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Bridgerton's Golda Rosheuvel Reflects On 'Bizarre' Advice For Coming Out As Lesbian In Early Days Of Her Career

The queen in Bridgerton.
(Image credit: Netflix)

You may know her as the Queen with all the best Regency-era wigs in Netflix’s Bridgerton. Or perhaps even briefly recognized her as Shadout Mapes in Denis Villeneuve’s Dune. But truth be told, this isn’t actress Golda Rosheuvel’s first rodeo, given her resume that spans films, TV and theater for two decades now. Reflecting back on the early days of her career, though, Rosheuvel shared the “bizarre” advice she received when it came to publicly coming out as a lesbian.

For those who don’t yet know, Golda Rosheuvel is being honored today by the Human Rights Campaign, an LGBTQ civil rights group, with the Equality Award for uplifting the community as an out and proud queer woman. And ahead of the event, she told Marc Malkin on the Just for Variety podcast that her acceptance speech includes the anecdote of how a female director of hers once urged against transparency about her sexuality. The Bridgerton alum revealed that the (unnamed) director in question likewise identified as lesbian, which made the situation “fascinating” to her but also complicated. She said,

I really admired her and … I was really confused. This is really bizarre. How come I can be out privately to my family, to my friends every day, but there's something different about being professionally out and publicly out. I don’t understand why that is different. And I was told, she told me! We were talking about being out and proud and representation and whether I should say I was gay in interviews. And it was an absolute no. 'You absolutely shouldn't do that. It could or it would ruin your career as an actor.’

Golda Rosheuvel didn’t end up following the advice. In her mind, the idea of actors having to hide their sexuality in real life simply didn't "track,” no matter who was delivering the message. The 52-year-old said she’d rather lose a job or not be in the industry at all if it meant she couldn’t be her authentic self.

Her Bridgerton co-star Jonathan Bailey – who is the centerpiece of Season 2 as Anthony Bridgerton – actually reflected not too long ago on feeling a similar pressure himself to not come out as a gay man in the industry. He recalled to GQ that, in his own early acting days, they were told by higher-ups during pilot season that they didn’t want to know two things: “if you’re an alcoholic or if you’re gay.” But ultimately, both Golda Rosheuvel and Bailey have opted to go against those kind of dated expectations, while simultaneously playing straight and gay characters alike on-screen. Rosheuvel added,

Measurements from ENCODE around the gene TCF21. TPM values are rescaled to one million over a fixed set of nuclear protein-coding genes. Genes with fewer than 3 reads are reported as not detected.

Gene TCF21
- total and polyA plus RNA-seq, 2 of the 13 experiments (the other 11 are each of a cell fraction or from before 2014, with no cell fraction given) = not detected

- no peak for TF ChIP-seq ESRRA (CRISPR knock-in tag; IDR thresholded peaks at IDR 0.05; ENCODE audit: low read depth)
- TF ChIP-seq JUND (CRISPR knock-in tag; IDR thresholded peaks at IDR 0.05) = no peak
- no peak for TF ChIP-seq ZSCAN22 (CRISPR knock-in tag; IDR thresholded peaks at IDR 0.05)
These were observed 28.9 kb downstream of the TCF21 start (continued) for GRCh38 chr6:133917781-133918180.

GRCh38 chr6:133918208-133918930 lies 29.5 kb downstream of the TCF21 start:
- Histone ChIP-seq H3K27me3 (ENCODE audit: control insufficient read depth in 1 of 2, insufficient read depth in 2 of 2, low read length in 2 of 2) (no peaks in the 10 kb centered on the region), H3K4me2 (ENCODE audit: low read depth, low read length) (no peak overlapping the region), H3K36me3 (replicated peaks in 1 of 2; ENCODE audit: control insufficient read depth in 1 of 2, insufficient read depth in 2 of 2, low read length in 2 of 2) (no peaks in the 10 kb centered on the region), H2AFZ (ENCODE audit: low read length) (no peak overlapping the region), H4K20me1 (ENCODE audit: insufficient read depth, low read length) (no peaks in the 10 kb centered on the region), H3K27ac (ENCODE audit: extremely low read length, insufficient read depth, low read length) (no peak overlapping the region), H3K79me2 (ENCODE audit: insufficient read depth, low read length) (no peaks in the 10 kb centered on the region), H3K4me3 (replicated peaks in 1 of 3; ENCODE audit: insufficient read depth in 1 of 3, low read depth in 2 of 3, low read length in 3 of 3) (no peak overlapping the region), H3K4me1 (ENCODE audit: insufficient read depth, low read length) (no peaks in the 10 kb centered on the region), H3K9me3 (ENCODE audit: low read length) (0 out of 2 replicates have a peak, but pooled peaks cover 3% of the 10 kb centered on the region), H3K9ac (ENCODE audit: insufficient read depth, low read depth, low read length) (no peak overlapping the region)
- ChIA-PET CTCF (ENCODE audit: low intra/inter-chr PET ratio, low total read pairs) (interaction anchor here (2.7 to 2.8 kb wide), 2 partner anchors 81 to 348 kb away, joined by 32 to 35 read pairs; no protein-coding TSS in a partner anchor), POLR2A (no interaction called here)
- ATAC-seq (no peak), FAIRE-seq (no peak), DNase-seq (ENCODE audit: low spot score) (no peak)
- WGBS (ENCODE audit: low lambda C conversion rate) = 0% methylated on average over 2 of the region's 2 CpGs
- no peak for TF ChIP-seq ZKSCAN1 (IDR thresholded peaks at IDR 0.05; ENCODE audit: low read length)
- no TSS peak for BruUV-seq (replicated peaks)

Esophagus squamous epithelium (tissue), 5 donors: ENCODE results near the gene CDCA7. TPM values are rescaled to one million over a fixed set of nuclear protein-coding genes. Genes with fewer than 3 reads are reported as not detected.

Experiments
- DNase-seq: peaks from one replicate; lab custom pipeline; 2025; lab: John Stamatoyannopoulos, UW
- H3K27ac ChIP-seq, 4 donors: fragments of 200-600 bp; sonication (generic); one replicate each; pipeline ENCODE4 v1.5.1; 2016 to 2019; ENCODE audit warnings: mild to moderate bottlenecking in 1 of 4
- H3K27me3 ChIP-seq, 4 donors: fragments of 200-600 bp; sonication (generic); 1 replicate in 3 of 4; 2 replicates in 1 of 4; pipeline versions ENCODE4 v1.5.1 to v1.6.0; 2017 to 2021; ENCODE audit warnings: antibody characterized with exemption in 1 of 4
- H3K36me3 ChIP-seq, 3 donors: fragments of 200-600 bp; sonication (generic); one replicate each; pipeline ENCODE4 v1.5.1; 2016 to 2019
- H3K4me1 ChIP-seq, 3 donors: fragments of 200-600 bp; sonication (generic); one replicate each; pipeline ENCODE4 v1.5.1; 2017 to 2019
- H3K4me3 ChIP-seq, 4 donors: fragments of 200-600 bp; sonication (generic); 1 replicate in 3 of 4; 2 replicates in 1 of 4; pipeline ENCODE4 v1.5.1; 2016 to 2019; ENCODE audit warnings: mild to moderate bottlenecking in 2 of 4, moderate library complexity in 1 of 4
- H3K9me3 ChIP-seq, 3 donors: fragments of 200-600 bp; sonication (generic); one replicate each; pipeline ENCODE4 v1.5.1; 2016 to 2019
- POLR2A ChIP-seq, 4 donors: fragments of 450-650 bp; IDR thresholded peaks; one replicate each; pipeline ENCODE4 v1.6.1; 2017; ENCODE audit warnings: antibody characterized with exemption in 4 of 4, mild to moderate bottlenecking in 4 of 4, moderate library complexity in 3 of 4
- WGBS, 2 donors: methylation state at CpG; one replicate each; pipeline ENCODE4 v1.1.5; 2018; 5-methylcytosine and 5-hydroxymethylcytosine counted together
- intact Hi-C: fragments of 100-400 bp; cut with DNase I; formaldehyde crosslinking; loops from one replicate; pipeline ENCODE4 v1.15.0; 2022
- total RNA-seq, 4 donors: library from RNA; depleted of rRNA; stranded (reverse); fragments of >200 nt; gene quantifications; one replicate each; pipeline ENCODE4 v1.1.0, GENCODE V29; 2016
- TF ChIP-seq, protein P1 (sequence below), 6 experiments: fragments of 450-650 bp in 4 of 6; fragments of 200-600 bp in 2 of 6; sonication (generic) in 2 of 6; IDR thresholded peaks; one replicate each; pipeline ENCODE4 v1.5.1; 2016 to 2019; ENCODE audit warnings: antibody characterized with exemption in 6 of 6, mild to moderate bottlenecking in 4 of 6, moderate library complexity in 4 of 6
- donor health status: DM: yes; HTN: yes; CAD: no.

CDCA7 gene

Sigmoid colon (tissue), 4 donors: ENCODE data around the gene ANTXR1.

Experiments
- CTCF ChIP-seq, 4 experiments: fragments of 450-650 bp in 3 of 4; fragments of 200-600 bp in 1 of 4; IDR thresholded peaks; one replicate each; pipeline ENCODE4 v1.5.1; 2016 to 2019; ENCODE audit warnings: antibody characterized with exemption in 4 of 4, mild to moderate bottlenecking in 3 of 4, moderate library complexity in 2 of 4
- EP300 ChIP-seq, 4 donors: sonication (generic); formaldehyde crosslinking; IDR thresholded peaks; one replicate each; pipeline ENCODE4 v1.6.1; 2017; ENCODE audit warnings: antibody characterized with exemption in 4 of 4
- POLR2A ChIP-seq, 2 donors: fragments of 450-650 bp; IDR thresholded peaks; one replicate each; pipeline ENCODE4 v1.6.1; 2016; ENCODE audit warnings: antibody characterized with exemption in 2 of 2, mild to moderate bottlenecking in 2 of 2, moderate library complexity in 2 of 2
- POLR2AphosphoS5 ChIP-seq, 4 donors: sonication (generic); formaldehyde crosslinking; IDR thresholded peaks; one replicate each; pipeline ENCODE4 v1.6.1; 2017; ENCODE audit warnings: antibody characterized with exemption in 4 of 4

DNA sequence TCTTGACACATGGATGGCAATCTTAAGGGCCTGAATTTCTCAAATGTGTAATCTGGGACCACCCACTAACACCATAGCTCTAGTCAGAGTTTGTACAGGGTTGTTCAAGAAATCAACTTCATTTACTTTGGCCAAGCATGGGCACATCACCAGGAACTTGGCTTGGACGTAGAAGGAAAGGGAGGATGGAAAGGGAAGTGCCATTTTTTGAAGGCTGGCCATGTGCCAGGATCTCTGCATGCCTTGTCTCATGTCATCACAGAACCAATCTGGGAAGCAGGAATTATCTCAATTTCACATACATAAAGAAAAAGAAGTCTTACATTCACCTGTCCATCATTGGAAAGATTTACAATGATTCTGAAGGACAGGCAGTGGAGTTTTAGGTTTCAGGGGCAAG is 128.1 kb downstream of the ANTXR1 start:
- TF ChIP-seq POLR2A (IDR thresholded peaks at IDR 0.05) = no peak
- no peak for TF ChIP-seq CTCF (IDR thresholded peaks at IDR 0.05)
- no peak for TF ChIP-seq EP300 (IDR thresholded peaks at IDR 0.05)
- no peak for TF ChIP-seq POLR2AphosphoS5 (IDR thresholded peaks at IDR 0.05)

Love is love. It doesn't matter whether it's between a man and a woman when you are an actor, creating character, investigating the human nature and human desire and human love. So yeah, it doesn't compute, as I say sometimes, for me, the conversation that is being had over not coming out. It's strange.

Interestingly, fans of Bridgerton have long interpreted some bisexual subtext when it comes to the character Benedict Bridgerton. And with the next season slated to focus on him in particular, it’s been speculated in some circles that he’ll come out in that regard. The actor who portrays Benedict addressed the sexuality conjecture himself, saying that he would “love” to explore it, should the writers pursue it further.

It certainly wouldn’t be the first time that Bridgerton decided to buck tradition. The Netflix title has already featured more people of color than any period piece of its kind, with Golda Rosheuvel portraying the first ever bi-racial, snuff-snorting Queen of England. And to add another (peacock) feather in her cap, Rosheuvel’s Queen Charlotte is actually getting her own spinoff show, with the actress and a few other alums reprising their roles.

We’ll keep you updated on that and the various other romantic conjectures brewing about Bridgerton’s third season, along with the other titles on the 2022 Netflix TV schedule. But as for Golda Rosheuvel, she hopes to continue to represent for the LGBTQ community, saying, “My sexuality is really important to me, in terms of existing, in terms of being around the campfire and knowing that I'm important. I'm as important as anyone on the planet.”

Freelance writer. Favs: film history, reality TV, astronomy, French fries.